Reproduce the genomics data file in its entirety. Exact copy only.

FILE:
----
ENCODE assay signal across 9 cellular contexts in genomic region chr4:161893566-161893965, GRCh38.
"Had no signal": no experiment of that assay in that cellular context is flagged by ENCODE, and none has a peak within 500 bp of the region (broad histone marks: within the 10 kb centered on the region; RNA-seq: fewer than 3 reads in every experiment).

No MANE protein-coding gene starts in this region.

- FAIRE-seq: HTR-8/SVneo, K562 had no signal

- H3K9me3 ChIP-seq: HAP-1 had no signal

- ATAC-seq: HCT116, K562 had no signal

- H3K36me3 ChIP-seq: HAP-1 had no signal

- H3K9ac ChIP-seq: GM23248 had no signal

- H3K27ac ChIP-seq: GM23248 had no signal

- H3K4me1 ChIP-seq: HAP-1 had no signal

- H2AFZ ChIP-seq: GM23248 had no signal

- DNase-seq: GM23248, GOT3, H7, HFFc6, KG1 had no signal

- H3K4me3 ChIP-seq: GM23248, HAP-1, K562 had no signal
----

ENCODE assay signal across 9 cellular contexts in genomic region chr4:161893566-161893965, GRCh38.
"Had no signal": no experiment of that assay in that cellular context is flagged by ENCODE, and none has a peak within 500 bp of the region (broad histone marks: within the 10 kb centered on the region; RNA-seq: fewer than 3 reads in every experiment).

No MANE protein-coding gene starts in this region.

- FAIRE-seq: HTR-8/SVneo, K562 had no signal

- H3K9me3 ChIP-seq: HAP-1 had no signal

- ATAC-seq: HCT116, K562 had no signal

- H3K36me3 ChIP-seq: HAP-1 had no signal

- H3K9ac ChIP-seq: GM23248 had no signal

- H3K27ac ChIP-seq: GM23248 had no signal

- H3K4me1 ChIP-seq: HAP-1 had no signal

- H2AFZ ChIP-seq: GM23248 had no signal

- DNase-seq: GM23248, GOT3, H7, HFFc6, KG1 had no signal

- H3K4me3 ChIP-seq: GM23248, HAP-1, K562 had no signal